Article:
In fact, Michelle Hagen, a senior flavourist at Givaudan, the world’s largest fragrance and flavour company, told Gastropod that, despite the cost savings, she hasn’t used a single artificial chemical in her flavourings for the past four years—because the companies she mostly works with know that customers are turned off when they see that word on a label.

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Enter the (Genetically Engineered) Yeast

Until recently, the natural flavours that Hagen uses would, for the most part, have been extracted from a plant; a handful of rarer ingredients, more often used in perfumery, would have come from animal sources. Today, advances in genetic engineering, combined with the growing consumer demand for natural flavours, are creating an intriguing new option for the world’s flavourists. In the past, the mention of “edible yeast” in the FDA definition of natural flavours typically referred to savoury yeast extracts; now, designer yeasts are beginning to pump out vanilla, saffron, and even grapefruit flavours.

For this episode, Gastropod visited Ginkgo BioWorks, one of a new wave of companies redesigning yeasts to produce fragrance and flavour chemicals. As Christina Agapakis, a scientist, writer, and artist who recently joined Ginkgo’s staff, explained, the biology behind genetically modifying microbes to produce other, useful chemicals is not new. More than three decades ago, in 1978, biotech companies successfully inserted genes into bacteria to produce human insulin, meaning that diabetics need no longer depend on a close-enough version extracted from pig pancreases. In 1990, the FDA approved rennet made by inserting cow genes into E. coli bacteria; today, more than 90 percent of all cheese in the U.S. and U.K. is made using this bio-engineered product, rather than natural rennet found in the stomach linings of calves.

What is new, Agapakis told Gastropod, is “the ability to create flavors.” Rather than inserting the single gene that codes for the insulin protein, she explained, “to make a flavour, you might need five or ten different enzymes that are creating a whole pathway and are really shifting the metabolism of the yeast.” Fitting all those genes together so that what works in a plant to produce flavour also works in a yeast cell is challenging. Ginkgo has been developing its first yeast-fermented ingredient—a rose oil for the fragrance industry—for a couple of years now.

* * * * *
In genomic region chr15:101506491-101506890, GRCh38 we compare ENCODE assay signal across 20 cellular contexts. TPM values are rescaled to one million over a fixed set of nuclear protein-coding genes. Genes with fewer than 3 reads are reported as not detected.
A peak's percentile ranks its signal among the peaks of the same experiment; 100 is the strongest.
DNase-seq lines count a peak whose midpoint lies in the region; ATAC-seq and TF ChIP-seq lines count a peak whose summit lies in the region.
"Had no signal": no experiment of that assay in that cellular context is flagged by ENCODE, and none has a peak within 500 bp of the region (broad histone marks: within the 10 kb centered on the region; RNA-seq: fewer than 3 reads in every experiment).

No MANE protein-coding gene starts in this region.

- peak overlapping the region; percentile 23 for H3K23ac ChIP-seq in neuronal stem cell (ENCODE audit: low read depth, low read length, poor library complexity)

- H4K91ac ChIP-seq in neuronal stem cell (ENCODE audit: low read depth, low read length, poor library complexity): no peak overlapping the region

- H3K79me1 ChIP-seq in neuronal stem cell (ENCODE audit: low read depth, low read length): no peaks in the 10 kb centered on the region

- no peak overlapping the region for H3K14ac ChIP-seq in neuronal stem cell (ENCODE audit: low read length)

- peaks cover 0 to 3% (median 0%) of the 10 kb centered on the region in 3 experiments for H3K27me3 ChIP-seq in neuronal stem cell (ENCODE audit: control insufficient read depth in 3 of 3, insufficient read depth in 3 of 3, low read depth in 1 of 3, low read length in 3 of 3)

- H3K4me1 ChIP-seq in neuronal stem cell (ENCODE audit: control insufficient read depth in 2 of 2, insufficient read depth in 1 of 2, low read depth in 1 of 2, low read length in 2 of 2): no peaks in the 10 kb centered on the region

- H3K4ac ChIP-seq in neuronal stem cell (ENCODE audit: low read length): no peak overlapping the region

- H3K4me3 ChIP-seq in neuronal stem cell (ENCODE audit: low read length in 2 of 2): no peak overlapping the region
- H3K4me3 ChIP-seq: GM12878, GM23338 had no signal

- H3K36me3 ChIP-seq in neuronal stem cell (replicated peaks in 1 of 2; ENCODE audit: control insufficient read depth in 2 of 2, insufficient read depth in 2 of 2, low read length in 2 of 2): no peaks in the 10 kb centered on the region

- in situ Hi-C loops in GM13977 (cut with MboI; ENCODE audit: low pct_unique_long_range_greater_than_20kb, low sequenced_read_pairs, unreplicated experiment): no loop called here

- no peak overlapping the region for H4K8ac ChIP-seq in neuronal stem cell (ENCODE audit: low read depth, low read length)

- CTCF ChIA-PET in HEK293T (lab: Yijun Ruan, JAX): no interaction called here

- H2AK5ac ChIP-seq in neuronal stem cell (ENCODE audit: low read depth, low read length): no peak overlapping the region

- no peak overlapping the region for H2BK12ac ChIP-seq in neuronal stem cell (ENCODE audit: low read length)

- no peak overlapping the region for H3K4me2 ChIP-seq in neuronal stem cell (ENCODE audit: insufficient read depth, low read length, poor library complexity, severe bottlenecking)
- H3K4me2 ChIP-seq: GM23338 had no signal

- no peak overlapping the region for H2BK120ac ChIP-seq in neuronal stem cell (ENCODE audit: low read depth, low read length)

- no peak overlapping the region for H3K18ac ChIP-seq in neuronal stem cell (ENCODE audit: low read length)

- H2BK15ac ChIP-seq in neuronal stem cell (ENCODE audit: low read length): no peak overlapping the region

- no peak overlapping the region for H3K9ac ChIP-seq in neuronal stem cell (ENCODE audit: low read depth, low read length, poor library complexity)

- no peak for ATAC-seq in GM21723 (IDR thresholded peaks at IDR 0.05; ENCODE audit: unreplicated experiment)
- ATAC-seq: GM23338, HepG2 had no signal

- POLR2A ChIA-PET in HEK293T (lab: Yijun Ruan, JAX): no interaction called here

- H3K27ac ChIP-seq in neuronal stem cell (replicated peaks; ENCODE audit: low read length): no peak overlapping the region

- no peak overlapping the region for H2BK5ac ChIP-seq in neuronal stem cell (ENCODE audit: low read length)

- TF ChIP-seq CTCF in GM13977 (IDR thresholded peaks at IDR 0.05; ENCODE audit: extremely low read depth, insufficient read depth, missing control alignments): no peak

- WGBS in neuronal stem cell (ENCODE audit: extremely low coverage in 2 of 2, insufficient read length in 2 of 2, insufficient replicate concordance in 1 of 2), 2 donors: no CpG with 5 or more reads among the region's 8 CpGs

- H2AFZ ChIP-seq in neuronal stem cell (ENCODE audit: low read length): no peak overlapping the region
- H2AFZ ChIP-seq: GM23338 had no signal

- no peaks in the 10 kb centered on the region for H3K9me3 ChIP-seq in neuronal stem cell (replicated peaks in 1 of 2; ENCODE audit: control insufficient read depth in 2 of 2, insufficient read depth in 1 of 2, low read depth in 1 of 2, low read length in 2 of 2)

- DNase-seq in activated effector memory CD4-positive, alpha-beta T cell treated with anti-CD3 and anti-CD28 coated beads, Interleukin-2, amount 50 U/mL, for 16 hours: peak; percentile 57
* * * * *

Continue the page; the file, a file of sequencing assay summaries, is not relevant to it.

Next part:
In fact, as organism designer Patrick Boyle explained, the main reason that the Ginkgo “foundry” is filled with liquid-handling robots and high-tech machines is to help him and his colleagues rapidly run through all the tweaked yeasts that don’t work. “Failure is usually not very dramatic,” he told Gastropod. “It’s just that we end up with a yeast that looks a lot like the yeast we started with.”

Still, a Swiss company called Evolva has recently brought the first of these “cultured flavours” to market: vanillin, the main ingredient in the world’s most popular flavour. Ginkgo’s rose oil smells pretty sweet, and the Boston-based company has half a dozen more flavour ingredients in the pipeline. And scientists in Austria just announced that they have successfully tweaked yeast to produce the key flavour chemical in grapefruit.

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IMAGE: Photo courtesy Ginkgo BioWorks.

The Future of Flavor

Redesigning yeast to create flavour molecules offers some potential benefits. For starters, fermentation requires none of the harsh chemicals that are often used to extract essential oils from plants or react with petrochemical precursors. Engineered yeast also offers the possibility of democratising rare, expensive flavours, like saffron, and, Patrick Boyle points out, it can “relieve some of the supply issues that come from using really rare plants.”